Each runner is unique and develops their own habits and rituals. I believe that this is what makes running such a great personal experience. I don’t adhere perfectly to all of the running wisdom out there, including my own advice at times, but I try to do the important things. From pre-run preparation to handling a difficult run, I hope this blog will guide you through my running process.
I’m always planning which days I will run in advance, conceptualizing things week by week. I decide which days to run based on my free time, when I play other sports, and my running goals. My go-to run is a 10km loop around my neighbourhood. Occasionally, I mix it up by going in different directions and seeing how far I can explore before needing to loop back. Regardless of how I change it up, my runs always include a challenging hill or two. Hill training is important, so incorporating them regularly helps me improve my overall ability to run through changes in elevation.
When exploring, I often consult sites like mapmyrun.com. These sites let me quickly scan where I plan to run relative to my neighbourhood, checking km markers and elevation along the way. I know my distance, in this case 10km, so I start from my home and create a route that feels interesting to me. I try to include a mix of scenery, as well as changes in elevation that will challenge me.
After memorizing my route, I begin getting out my gear. My bare minimums are my running shoes, socks, shorts, shirt, armband, phone and headphones, and keys. On hot days, I bring my headband and water. On cold days, I add extra layers and gloves.
Once I’m appropriately dressed, I put my music on and start getting into the mood. I visualize my route, preparing mentally for new or potentially challenging areas of my run.
As I make my way to my starting point, I do some dynamic stretching to warm up. I usually butt kick and high knees as I walk to my starting point. With a few lunges, I’m usually warmed up and ready to go. I hit record on my mobile App (I use Strava), and begin my run.
I set my pace based on how I feel. Some days I feel like I’m flying, and others I feel like my feet are made of concrete. When starting off, I remind myself not to push too hard, too early. If possible, I want to finish without any breaks. Strava provides preset verbal updates regarding my speed and distance. This helps me gauge how my actual pace compares to my perceived pace. Try to take things in stride, even professional runners have bad days. When I get down on myself, I remind myself that I am running for me.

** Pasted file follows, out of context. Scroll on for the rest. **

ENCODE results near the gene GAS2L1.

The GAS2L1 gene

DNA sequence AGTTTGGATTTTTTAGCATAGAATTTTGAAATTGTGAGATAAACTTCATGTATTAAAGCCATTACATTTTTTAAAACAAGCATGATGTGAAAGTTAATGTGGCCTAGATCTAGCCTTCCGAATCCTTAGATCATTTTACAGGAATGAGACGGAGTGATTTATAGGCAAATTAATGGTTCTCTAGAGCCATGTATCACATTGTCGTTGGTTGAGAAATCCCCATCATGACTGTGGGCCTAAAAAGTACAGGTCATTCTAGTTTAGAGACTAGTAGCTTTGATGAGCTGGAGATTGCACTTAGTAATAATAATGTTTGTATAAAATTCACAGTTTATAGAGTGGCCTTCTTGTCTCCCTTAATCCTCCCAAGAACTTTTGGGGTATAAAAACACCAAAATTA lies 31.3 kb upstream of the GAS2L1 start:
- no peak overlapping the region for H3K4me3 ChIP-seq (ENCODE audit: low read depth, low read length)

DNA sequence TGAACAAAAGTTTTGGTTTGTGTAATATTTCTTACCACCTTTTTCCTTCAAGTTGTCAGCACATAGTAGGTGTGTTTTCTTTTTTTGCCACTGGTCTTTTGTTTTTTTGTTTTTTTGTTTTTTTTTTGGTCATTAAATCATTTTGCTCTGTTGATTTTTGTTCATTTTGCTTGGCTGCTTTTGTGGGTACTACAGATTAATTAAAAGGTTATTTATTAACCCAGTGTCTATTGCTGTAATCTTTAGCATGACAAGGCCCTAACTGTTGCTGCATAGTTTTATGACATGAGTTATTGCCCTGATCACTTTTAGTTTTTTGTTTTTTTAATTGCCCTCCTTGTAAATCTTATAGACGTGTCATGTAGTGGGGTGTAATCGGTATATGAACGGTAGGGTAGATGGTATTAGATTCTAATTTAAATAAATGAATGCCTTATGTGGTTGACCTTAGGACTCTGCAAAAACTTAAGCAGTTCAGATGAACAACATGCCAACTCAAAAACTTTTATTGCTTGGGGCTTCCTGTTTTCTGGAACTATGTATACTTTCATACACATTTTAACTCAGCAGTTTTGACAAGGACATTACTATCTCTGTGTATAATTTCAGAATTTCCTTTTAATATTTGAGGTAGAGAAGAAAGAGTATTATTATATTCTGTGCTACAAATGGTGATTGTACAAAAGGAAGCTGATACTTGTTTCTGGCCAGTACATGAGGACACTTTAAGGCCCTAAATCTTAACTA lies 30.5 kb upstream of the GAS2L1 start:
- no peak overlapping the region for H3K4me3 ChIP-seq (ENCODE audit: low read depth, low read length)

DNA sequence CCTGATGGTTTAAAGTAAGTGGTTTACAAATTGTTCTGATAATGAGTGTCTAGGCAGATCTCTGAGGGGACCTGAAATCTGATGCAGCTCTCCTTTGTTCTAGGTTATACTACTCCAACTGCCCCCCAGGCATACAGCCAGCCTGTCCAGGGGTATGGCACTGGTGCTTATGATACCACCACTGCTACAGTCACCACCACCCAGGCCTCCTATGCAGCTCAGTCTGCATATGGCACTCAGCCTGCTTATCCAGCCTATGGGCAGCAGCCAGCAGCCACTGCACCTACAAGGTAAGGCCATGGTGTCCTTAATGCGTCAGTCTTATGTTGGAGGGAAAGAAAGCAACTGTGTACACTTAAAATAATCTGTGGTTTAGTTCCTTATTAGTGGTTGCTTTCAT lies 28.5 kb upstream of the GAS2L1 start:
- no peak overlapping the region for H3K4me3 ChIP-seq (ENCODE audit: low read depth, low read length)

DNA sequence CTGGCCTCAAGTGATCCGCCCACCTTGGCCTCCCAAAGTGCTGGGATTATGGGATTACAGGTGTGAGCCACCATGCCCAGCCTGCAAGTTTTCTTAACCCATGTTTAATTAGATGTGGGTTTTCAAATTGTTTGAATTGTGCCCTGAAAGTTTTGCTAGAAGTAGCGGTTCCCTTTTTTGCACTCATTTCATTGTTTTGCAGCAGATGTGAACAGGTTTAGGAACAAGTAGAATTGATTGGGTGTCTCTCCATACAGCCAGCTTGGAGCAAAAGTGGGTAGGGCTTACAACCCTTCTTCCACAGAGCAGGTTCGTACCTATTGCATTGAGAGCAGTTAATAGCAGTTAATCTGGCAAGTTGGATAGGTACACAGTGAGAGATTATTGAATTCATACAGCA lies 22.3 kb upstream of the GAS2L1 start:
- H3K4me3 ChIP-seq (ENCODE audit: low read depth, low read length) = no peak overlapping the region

If I am really struggling during a run, I take a walking break and try to troubleshoot the problem. Is it nutritional, temperature-related, or maybe psychological? Things like overtraining or life’s stresses can diminish your motivation to run. Taking a brief break can help you regroup before finishing strong. Running can provide a cathartic way to process emotions and work through things that have been on your mind. When the problems suspected to be stress-related, I usually try to work through it while running, as my own form of therapy. During walking breaks, I tell myself that once I pass a landmark ahead, I will start running again. If it’s more to do with overtraining or that my body needs a break, it may be more beneficial to cut a run short and recharge for the next session.
When approaching the last hundred meters of a run, I try to increase my speed and finish strong. Some days I have enough left in the tank to sprint, whereas other days the best I can do is to maintain my pace until the end. After finishing, I usually walk to cool off and get my breathing back to normal. Once I return home, I go right into stretching and foam rolling to take care of any soreness I may have. Once my body has returned to a resting state and my muscles feel relaxed, I make myself a smoothie and enjoy a delicious reward for a job well done.